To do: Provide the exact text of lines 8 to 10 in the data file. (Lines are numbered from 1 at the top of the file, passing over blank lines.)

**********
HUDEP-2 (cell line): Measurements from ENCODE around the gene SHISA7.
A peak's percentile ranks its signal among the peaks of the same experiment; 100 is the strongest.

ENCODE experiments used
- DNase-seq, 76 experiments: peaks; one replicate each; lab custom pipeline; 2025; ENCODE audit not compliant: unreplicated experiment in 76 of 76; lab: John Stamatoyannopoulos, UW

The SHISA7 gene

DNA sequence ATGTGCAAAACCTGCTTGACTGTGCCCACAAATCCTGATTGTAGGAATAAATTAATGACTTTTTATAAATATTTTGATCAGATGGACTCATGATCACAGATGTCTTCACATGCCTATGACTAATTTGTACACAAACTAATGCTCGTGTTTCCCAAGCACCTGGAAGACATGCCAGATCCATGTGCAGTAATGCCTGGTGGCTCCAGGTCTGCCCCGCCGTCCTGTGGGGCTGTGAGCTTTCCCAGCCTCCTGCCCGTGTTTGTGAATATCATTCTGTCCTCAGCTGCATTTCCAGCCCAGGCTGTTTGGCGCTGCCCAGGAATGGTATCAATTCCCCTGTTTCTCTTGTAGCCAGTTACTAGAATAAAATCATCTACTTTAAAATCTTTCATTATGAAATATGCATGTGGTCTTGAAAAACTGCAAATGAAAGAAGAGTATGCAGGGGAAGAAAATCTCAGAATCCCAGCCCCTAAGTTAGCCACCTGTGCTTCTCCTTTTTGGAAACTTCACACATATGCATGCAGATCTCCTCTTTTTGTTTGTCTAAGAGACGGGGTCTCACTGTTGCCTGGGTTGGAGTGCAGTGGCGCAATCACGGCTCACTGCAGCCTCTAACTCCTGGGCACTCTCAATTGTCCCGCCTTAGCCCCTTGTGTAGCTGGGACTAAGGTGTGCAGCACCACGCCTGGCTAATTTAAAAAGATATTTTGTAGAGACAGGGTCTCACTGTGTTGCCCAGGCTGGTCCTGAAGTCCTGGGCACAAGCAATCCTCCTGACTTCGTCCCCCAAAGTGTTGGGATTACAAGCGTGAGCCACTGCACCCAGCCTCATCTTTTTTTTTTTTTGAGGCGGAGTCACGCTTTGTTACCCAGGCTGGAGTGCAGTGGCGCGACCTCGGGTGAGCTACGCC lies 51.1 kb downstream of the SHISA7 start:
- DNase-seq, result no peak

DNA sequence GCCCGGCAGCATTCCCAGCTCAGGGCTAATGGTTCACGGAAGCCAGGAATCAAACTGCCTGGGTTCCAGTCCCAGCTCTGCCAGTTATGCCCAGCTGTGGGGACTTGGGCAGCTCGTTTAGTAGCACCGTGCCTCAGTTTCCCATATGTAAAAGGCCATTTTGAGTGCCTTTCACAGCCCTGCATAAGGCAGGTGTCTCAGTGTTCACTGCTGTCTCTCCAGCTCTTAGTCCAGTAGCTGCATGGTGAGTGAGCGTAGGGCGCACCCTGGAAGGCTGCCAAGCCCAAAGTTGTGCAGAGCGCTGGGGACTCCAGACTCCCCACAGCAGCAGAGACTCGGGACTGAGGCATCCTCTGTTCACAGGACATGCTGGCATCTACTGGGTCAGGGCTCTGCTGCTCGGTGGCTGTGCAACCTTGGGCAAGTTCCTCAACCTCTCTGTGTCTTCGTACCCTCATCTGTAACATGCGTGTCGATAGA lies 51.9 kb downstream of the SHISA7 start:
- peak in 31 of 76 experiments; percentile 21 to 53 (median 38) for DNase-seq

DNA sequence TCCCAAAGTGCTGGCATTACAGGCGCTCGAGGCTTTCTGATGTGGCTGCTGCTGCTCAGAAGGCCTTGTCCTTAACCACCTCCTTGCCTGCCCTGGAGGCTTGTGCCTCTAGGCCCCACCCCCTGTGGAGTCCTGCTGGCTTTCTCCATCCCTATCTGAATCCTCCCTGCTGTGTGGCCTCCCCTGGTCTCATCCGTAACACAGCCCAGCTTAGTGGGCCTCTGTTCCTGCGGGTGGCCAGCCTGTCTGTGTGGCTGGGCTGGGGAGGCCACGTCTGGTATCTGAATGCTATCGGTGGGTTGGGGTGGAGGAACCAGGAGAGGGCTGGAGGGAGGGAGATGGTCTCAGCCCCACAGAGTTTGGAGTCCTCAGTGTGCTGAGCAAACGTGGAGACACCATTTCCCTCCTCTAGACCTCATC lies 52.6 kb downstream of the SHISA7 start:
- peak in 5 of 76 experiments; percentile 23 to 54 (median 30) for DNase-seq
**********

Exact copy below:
DNA sequence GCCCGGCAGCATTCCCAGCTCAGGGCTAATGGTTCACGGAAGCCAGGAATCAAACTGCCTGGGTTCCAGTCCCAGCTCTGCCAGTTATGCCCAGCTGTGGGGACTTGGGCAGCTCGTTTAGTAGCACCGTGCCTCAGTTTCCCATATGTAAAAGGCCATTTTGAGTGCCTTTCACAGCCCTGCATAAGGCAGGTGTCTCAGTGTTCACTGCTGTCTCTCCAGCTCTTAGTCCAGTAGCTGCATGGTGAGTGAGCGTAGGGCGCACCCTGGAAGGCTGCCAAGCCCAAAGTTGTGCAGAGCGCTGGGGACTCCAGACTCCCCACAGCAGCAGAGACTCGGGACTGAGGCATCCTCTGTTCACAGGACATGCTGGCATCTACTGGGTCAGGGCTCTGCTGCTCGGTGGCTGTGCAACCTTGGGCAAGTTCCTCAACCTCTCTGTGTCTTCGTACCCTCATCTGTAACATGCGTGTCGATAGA lies 51.9 kb downstream of the SHISA7 start:
- peak in 31 of 76 experiments; percentile 21 to 53 (median 38) for DNase-seq

DNA sequence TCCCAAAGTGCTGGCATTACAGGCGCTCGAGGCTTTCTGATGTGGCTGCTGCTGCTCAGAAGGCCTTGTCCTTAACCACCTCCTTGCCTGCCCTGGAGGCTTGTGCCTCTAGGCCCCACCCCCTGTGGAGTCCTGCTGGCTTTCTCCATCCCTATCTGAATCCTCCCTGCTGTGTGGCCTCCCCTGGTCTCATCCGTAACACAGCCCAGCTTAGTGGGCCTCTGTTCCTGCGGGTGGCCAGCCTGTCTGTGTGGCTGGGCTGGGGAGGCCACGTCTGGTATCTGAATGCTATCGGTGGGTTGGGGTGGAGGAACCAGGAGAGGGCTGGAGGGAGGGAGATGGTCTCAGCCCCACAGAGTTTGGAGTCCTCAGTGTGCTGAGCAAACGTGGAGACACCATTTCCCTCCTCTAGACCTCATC lies 52.6 kb downstream of the SHISA7 start: